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   Table of Contents      
ARTICLE
Year : 1969  |  Volume : 17  |  Issue : 6  |  Page : 250-255

Red filter in the management of eccentric fixation


Department of Ophthalmology, Maulana Azad Medical College and Associated Irwin and G. B. Pant Hospitals, New Delhi, India

Date of Web Publication11-Jan-2008

Correspondence Address:
S.R.K Malik
Department of Ophthalmology, Maulana Azad Medical College and Associated Irwin and G. B. Pant Hospitals, New Delhi
India
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Source of Support: None, Conflict of Interest: None


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How to cite this article:
Malik S, Choudhry S, Sen D K. Red filter in the management of eccentric fixation. Indian J Ophthalmol 1969;17:250-5

How to cite this URL:
Malik S, Choudhry S, Sen D K. Red filter in the management of eccentric fixation. Indian J Ophthalmol [serial online] 1969 [cited 2020 Aug 4];17:250-5. Available from: http://www.ijo.in/text.asp?1969/17/6/250/38549

Table 3

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Table 2

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Table 2

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Table 1

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Table 1

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Amongst the various methods known today for the treatment of amblyopia and eccentric fixation, red filter method is of comparatively recent origin. It has been introduced in order to ob­viate some of the inherent short-com­ings in other pleoptic methods such as requirement of regular attendance to the Hospital, spade-work required by the attending doctor, non-availability of elaborate and expensive equipment and the inability to get full cooperation and attention from younger patients. Since the time it was first introduced by Brin­ker and Katz (1963) it is undergoing extensive trials at the various pleoptic centres.

Wratten Gelatin red filter "92" only transmits light belonging to the higher wavelengths of the visible spectrum i.e. red end of spectrum [Figure - 1]. This light preferentially stimulates the cones, the rods being insensitive to this part of the speterum. The principle of red filter treatment depends on the fact that the point of eccentric fixation is cone poor. When this filter is used the red end of the spectrum preferen­tially stimulates the cone rich foveal area. Hence red filter acts by encourag­ing the patient to use fovea in prefer­ence to the eccentric point. The distri­bution of cones in and around macular area is given in [Table - 1].


  Methods and Material Top


Thirty-two cases of eccentric fixation were treated by red filter technique. The cases of eccentric fixation were classified according to Malik, Gupta and Choudhry (1968) (See [Figure - 1]. p. 246).

Red filter which transmits light in the range of 620-700 millimicrons was fixed between two glass pieces fitted on a frame which could be attached to an ordinary spectacle with corrective tenses. The patient was encouraged to do near work with red filter in front of the amblyopic eye while the sound eye remained occluded. Treatment was gradually increased from 1/2 hour to 4 hours per day depending on the toler­ance of the patient. At other times when red filter was not being used, the patient was required to use an occluder in front of the amblyopic eye. The red filter was used for a period of two months to eighteen months.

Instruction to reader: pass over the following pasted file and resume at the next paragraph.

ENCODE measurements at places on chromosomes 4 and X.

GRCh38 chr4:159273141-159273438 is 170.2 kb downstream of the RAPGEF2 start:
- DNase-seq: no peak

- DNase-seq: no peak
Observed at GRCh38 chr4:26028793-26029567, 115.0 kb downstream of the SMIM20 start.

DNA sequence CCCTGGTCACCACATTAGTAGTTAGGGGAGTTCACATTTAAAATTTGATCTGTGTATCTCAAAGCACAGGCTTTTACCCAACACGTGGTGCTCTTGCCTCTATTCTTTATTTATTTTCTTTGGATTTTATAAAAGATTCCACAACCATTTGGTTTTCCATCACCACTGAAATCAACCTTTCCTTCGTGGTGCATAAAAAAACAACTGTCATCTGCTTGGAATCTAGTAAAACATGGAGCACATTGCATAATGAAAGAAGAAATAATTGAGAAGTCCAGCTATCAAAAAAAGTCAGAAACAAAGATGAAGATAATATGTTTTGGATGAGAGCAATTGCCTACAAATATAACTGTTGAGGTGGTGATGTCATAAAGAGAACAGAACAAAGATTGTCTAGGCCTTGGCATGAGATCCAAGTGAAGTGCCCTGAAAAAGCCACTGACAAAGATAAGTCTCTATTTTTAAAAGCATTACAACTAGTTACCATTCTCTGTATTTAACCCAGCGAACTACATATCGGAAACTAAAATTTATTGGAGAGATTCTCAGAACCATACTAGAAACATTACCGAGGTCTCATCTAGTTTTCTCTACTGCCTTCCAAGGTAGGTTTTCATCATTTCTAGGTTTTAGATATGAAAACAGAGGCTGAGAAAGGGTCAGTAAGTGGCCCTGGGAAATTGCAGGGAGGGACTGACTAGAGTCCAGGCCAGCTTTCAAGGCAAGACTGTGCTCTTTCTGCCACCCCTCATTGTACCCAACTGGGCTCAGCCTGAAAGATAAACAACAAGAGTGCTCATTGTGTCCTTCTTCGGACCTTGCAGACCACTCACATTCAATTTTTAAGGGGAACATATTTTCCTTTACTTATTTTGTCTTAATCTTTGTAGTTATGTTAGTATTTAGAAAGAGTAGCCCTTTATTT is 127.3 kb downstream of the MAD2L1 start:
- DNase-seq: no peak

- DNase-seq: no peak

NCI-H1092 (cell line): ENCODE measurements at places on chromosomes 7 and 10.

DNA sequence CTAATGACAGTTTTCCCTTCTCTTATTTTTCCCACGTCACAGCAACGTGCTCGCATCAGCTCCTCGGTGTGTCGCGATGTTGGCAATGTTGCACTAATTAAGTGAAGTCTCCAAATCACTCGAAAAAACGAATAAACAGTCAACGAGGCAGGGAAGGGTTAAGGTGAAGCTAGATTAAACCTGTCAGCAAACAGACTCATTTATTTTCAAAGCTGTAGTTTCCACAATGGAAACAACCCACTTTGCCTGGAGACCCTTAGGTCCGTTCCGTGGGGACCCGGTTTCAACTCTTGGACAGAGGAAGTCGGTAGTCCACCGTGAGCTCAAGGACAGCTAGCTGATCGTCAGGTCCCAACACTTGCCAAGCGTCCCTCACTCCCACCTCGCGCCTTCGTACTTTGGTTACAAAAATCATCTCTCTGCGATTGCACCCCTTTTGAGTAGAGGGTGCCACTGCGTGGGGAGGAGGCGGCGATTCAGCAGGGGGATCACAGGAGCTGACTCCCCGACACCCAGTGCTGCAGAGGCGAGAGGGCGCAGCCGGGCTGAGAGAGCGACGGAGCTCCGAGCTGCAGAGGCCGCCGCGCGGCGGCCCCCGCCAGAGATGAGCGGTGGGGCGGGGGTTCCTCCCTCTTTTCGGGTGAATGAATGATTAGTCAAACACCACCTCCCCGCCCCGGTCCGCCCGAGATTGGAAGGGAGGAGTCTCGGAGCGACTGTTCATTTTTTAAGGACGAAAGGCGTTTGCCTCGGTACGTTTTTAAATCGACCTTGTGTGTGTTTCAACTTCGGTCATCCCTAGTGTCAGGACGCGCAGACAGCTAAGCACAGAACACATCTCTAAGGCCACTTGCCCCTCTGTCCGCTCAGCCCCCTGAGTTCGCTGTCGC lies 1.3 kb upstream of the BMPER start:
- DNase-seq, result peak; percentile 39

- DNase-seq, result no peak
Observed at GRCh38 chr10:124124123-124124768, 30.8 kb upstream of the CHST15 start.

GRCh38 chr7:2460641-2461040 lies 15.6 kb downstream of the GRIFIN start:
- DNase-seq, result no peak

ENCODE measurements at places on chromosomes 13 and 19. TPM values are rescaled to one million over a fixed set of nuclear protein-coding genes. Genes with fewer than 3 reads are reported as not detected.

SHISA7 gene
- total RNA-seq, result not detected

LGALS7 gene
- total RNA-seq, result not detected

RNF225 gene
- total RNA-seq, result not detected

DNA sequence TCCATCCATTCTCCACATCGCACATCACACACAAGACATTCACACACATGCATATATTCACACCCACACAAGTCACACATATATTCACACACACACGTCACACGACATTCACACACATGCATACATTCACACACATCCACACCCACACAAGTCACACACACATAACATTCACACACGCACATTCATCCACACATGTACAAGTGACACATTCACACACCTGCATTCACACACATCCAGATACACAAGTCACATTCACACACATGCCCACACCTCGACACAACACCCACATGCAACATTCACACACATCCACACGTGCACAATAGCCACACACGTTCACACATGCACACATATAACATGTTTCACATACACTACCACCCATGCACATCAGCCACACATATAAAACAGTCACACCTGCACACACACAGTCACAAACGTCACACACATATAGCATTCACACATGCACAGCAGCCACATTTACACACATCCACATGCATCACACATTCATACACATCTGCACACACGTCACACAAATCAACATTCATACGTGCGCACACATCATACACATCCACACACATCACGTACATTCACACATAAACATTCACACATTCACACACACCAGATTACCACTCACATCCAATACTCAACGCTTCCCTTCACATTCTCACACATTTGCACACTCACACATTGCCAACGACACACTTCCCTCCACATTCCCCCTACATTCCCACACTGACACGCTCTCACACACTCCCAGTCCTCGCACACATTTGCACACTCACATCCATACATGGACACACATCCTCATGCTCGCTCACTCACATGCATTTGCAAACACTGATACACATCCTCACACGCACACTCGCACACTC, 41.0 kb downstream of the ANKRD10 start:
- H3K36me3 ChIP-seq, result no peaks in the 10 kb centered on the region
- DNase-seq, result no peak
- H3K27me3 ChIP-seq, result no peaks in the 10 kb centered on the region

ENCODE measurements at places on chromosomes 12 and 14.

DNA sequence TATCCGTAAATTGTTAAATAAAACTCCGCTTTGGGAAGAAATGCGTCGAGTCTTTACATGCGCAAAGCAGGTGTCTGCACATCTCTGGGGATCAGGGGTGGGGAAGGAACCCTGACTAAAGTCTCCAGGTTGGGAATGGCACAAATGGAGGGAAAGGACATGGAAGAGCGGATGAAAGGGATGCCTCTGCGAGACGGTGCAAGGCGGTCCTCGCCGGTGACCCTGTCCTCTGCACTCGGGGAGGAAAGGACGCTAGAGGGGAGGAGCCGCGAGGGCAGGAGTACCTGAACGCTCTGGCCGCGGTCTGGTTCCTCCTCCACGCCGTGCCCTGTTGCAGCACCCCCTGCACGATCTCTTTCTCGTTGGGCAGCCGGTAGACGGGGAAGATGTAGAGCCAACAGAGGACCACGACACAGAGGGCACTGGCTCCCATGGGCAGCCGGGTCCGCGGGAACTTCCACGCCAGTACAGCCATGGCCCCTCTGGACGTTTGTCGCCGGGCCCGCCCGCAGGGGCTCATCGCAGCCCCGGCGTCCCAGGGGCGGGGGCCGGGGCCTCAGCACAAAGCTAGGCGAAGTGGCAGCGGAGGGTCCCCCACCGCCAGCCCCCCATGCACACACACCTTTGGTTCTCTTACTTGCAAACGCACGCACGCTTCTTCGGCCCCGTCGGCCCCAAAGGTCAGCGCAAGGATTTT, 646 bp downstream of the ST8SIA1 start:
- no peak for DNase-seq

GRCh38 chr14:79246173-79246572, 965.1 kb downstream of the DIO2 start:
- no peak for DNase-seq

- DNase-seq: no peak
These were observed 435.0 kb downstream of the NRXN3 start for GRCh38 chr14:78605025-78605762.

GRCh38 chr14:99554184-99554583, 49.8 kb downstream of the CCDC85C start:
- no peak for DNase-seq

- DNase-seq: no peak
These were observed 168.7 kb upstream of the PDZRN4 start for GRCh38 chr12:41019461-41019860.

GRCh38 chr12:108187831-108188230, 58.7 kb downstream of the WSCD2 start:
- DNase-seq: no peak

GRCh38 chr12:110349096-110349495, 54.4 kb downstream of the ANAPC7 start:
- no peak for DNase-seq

Observations Top


Observations regarding the response of 32 cases of eccentric fixation treated with red filter technique are given be­low

(a) Improvement in Visual Acuity [Table - 1]

From [Figure 3] it is evident that out of thirtytwo cases thirteen cases (40.6%) showed improvement in visual acuity. Cases having gross degrees of initial amblyopia i.e. vision 6/60 or less show­ed comparatively poorer results as compared to patients having lesser de­grees of initial amblyopia.

(b) Improvement in Fixational Pattern

Nine cases (28.1 %) showed improve­ment in fixational pattern. All of them attained foveal fixation. In seven cases it was accompanied with corres­ponding improvement in visual acuity. In the other two cases there was im­provement in fixation without any im­provement in visual acuity. From [Figure - 2] it is evident that cases having gross degrees of eccentric fixation showed very little improvement with red filter treatment.

(c) Overall Improvement

Out of thirtytwo cases treated by red filter, fifteen cases (46.9%) showed im­provement in vision, fixation or both. Out of these fifteen cases seven cases (21.9%,) showed improvement both in vision and fixation; in other six cases (18.7%) there was improvement in visual acuity only while in two cases (6.3%) there was an improvement in fixational pattern without any concomi­tant improvement in visual acuity.

(d) Duration of Treatment Given:

The duration of treatment varied from one to eighteen months as shown in [Table - 2]. In the last case which re­ceived treatment for eighteen months, first improvement was noticed nine months after commencement of treat­ment. His visual acuity improved from 6/18 to 6/6.

(e) Maintenance of Improvement after Stopping Treatment

Out of fifteen cases which showed improvement, in five cases the treat­ment was discontinued by the patients. Rest of the cases have been followed up for a varying period of two to twelve months after the stoppage of treatment without any relapse.


  Discussion Top


Thirty-two cases of eccentric fixa­tion received treatment with red filter. Fifteen cases (46.9%) showed improve­ment in vision, fixation or both. Cases with lesser degrees of amblyopia and eccentric fixation showed better res­ponse to red filter treatment as com­pared to cases having gross degrees of initial amblyopia and eccentric fixa­tion. No improvement was obtained in cases having paracaecal and centro­caecal fixation. In [Table - 3] we have compared our results with those report­ed by other workers.